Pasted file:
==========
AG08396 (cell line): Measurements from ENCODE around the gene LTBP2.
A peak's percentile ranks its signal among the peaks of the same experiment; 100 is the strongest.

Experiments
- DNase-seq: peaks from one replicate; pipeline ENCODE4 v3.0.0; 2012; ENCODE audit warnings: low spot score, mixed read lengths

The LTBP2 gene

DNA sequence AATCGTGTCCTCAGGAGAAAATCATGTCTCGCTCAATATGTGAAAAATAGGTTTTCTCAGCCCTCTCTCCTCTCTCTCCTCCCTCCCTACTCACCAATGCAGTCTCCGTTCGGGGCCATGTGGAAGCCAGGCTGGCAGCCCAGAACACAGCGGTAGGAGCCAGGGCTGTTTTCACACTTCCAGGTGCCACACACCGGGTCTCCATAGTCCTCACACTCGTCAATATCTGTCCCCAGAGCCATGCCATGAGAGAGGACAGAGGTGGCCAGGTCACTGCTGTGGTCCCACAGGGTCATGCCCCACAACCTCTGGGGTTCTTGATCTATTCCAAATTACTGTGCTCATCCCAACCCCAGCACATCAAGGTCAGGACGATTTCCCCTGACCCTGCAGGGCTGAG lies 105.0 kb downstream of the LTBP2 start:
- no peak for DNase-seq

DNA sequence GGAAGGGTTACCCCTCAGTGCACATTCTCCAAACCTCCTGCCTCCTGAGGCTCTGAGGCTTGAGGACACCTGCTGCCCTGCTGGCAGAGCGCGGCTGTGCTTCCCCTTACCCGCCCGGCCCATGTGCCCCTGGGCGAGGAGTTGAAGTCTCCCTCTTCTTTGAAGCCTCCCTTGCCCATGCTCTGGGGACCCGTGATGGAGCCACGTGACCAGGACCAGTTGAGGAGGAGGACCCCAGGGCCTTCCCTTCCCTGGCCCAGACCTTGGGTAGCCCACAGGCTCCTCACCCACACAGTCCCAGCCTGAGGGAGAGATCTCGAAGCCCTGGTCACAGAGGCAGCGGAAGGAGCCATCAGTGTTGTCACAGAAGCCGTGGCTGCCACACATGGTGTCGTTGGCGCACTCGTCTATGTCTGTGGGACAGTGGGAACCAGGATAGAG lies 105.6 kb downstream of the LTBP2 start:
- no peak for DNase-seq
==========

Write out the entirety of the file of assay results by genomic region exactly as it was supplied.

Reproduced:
AG08396 (cell line): Measurements from ENCODE around the gene LTBP2.
A peak's percentile ranks its signal among the peaks of the same experiment; 100 is the strongest.

Experiments
- DNase-seq: peaks from one replicate; pipeline ENCODE4 v3.0.0; 2012; ENCODE audit warnings: low spot score, mixed read lengths

The LTBP2 gene

DNA sequence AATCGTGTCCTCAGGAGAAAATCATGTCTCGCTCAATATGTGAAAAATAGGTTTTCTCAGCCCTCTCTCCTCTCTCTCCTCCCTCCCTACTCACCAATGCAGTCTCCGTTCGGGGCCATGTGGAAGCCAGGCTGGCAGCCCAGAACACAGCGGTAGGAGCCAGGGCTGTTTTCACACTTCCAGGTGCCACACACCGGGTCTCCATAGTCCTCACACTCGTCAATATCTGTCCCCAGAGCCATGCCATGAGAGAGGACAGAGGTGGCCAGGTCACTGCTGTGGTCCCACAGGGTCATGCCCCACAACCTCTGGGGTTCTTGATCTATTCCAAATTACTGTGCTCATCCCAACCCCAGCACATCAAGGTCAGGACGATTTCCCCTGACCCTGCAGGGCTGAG lies 105.0 kb downstream of the LTBP2 start:
- no peak for DNase-seq

DNA sequence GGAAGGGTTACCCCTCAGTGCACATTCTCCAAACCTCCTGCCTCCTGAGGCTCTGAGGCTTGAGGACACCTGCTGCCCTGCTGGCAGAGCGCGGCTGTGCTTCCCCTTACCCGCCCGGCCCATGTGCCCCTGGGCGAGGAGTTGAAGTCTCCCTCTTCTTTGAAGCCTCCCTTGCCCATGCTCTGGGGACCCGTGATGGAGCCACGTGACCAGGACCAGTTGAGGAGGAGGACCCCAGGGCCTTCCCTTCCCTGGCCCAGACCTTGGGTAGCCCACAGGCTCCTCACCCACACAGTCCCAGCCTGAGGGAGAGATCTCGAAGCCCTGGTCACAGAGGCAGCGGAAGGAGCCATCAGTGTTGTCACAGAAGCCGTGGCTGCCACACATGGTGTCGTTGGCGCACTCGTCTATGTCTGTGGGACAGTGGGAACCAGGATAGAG lies 105.6 kb downstream of the LTBP2 start:
- no peak for DNase-seq